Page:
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Exploring the Relationships between Cannabis Use Disorder Status and Reasons of Medical Cannabis Use among Hispanic/Latino Young Adults

Catalina Lopez-Quintero
University of Florida

Co-Authors: Krishna Vaddiparti, Elizabeth Castañeda, Liva LaMontagne, Juan Guillermo Perez-Carreño, Lina M Velilla-Jimenez
University of Florida

Background: Previous studies have explored the prevalence and factors contributing to the development of cannabis use disorders (CUD) among cannabis users. However, less is known about the medical reasons associated with meeting criteria for a CUD and its severity. This study aims to examine whether the reasons for using cannabis as a medicine varied across CUD status among a sample of young Hispanic/Latino adults who use cannabis.

Methods: We analyzed data from 165 Hispanic/Latino young adults (Mean age = 21.4 [SD = 0.11]; 49.4% female) recruited in South Florida. Participants indicated whether they met criteria for a cannabis use disorder in the past 12-months based on the Diagnostic and Statistical Manual of Mental Disorders, 5th Edition (categorized as: No CUD, Mild CUD, Moderate/Severe CUD). Participants also reported the reasons for which they used cannabis as a medicine, including: (i) reducing pain, (ii) improving sleep, (iii) increase appetite, (iv) reduce nausea, (v) improve mood, and (vi) reduce anxiety. Associations between CUD status and reasons of cannabis use were explored using multinomial regressions, while adjusting for socio-economic factors (e.g., age, sex, years of education). Associations are expressed as relative risk ratios (RRR) and their corresponding 95% confidence intervals (95% C.I.).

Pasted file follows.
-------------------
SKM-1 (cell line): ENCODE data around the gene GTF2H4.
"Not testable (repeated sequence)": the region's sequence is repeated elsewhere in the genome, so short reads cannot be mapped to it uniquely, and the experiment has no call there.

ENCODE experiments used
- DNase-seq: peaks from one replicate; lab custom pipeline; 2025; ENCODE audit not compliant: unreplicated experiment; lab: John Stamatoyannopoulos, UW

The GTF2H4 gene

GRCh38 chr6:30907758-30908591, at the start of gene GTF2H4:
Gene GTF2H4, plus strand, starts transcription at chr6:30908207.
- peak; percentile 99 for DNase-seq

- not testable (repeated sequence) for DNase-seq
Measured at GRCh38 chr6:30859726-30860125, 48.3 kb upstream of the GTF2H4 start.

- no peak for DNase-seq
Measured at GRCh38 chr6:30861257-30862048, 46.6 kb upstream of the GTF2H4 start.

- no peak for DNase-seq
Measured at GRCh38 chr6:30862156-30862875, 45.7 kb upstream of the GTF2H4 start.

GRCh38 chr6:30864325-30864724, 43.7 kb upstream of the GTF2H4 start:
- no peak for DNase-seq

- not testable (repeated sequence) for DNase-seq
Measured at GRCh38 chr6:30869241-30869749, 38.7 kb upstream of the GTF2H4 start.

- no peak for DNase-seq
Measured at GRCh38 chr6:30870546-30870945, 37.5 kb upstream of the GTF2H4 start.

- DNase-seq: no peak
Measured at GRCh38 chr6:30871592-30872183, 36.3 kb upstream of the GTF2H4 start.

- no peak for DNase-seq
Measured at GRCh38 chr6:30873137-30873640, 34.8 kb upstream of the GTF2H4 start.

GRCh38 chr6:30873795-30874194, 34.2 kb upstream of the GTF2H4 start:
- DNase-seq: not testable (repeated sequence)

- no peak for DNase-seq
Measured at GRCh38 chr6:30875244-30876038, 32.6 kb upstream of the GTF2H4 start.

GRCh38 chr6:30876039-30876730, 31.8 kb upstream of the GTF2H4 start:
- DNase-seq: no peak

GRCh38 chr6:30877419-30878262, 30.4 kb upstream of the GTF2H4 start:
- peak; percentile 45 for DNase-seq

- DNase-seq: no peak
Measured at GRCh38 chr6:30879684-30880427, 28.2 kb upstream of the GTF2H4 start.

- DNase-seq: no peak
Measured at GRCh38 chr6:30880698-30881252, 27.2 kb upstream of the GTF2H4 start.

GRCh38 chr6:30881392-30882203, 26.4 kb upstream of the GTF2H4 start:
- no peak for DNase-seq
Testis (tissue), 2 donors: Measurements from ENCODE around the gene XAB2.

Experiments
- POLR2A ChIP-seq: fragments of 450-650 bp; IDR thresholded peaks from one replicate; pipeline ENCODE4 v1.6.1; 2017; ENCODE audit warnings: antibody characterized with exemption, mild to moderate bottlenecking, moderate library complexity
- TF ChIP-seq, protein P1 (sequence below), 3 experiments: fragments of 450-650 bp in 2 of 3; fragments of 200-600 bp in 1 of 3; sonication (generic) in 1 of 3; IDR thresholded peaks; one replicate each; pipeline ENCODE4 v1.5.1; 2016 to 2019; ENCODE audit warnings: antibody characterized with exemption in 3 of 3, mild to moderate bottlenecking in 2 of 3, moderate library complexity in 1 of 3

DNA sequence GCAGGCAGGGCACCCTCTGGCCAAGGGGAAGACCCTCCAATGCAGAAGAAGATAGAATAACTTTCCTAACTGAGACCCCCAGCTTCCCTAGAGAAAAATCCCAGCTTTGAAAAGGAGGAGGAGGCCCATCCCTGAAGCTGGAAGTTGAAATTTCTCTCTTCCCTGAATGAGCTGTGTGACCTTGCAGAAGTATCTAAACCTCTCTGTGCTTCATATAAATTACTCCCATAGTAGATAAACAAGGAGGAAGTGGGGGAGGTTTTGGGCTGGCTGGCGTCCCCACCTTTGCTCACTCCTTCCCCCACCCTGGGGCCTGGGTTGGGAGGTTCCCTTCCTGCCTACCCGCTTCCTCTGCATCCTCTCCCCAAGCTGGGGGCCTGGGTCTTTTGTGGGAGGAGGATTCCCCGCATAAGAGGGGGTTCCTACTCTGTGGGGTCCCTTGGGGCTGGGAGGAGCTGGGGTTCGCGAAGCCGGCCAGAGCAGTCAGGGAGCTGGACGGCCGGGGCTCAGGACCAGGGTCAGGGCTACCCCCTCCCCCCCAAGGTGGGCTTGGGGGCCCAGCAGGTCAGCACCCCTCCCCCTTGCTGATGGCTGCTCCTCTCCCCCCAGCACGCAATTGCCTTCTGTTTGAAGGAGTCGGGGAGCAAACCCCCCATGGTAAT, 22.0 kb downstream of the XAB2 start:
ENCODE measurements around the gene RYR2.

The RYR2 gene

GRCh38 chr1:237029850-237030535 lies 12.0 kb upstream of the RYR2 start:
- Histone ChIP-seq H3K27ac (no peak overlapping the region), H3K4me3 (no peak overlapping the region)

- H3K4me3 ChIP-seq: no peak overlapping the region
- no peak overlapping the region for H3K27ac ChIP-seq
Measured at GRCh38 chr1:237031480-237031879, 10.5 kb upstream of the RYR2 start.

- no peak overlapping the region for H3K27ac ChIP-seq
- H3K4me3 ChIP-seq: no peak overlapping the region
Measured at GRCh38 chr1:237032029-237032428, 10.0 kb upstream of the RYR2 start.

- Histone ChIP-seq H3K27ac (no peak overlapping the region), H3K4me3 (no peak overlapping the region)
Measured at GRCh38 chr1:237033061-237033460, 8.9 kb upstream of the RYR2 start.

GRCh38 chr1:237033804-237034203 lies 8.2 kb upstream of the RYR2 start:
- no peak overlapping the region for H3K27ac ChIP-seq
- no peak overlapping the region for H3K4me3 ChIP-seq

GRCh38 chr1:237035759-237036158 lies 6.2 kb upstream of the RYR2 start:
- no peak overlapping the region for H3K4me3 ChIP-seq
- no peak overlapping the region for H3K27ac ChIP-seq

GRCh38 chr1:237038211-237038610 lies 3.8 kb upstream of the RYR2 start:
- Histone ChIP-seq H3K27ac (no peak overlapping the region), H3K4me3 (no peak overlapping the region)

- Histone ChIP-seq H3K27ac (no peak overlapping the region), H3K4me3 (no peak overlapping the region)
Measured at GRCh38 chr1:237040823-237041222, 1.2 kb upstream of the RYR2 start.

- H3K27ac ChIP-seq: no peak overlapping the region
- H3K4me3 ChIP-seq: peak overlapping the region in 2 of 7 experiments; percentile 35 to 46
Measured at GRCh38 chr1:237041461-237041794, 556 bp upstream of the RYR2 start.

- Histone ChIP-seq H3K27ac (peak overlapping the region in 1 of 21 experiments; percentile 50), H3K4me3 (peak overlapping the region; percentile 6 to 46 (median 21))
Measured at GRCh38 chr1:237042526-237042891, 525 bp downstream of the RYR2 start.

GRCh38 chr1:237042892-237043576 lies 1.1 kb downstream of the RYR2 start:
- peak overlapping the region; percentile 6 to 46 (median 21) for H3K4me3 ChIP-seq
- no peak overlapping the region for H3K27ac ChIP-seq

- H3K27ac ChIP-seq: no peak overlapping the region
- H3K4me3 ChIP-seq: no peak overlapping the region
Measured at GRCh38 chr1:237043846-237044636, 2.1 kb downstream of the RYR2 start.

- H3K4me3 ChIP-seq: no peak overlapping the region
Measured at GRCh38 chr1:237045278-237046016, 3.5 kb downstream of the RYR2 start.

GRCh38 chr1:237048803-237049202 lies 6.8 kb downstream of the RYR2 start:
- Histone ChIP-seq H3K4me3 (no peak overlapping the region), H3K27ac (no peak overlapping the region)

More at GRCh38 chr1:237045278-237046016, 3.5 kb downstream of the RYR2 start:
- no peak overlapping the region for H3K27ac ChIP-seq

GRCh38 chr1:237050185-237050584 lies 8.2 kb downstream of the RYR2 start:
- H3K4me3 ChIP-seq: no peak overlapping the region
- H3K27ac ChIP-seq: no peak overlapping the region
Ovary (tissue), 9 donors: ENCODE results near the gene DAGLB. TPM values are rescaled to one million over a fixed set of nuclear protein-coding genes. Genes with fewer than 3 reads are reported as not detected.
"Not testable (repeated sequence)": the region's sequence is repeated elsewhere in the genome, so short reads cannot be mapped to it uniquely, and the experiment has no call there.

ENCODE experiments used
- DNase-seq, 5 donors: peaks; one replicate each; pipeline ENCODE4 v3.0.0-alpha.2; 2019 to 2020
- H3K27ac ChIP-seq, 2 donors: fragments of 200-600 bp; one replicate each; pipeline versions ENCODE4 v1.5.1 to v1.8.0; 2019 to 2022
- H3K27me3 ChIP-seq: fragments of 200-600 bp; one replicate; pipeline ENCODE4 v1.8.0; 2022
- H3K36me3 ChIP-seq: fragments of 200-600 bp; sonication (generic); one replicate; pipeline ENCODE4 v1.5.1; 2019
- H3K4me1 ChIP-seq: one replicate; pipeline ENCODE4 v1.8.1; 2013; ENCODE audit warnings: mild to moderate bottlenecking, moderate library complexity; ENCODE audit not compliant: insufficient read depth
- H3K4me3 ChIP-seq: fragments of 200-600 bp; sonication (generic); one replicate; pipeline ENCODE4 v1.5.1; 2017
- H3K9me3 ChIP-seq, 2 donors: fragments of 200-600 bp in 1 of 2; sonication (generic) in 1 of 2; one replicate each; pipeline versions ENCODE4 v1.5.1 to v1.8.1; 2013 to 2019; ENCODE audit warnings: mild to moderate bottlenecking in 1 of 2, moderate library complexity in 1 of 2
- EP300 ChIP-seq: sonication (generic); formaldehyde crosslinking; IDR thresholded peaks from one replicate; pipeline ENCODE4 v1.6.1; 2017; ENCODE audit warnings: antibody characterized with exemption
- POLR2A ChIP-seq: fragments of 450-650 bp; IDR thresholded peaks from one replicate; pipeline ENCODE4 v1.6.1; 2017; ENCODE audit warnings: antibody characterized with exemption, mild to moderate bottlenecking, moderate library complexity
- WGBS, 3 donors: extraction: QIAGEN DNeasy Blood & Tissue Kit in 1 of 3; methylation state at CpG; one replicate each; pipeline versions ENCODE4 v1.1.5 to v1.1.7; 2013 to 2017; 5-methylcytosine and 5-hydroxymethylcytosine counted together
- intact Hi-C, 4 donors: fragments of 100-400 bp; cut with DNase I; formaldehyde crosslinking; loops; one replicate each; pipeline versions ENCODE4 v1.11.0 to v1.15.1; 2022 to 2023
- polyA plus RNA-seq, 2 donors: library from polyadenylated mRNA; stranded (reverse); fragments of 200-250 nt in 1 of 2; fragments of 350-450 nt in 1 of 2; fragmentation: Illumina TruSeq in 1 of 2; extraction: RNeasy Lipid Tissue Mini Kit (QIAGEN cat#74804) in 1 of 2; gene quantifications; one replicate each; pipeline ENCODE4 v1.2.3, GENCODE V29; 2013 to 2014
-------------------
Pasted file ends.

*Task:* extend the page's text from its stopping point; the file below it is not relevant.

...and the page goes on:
Results: In this sample of cannabis users, 47.3% did not meet criteria for a CUD, while 30.9% met criteria for a mild CUD, and 21.8% met criteria for a moderate to severe CUD. The most common reason cited for using cannabis as medicine was to reduce anxiety (70.9%), followed by improving sleep (64.2%), increase appetite (44.9%), reduce pain (38.2%), improve mood (33.5%) and reduce nausea (25.5%). Multinomial regression models showed that relative to those who did not used cannabis to improve sleep, individuals who used cannabis to improve their sleep had a higher expected risk of meeting the criteria for mild CUD compared to not meeting the criteria for CUD (IRR=3.6, 95% C.I.=1.4, 9.2).

Conclusions: Our results extend prior research by documenting a relationship between CUD status and use of cannabis as a medicine to improve sleep. Future longitudinal studies should explore the temporality of this association to clarify the role of sleep as a potential etiological mechanism in the development of CUD.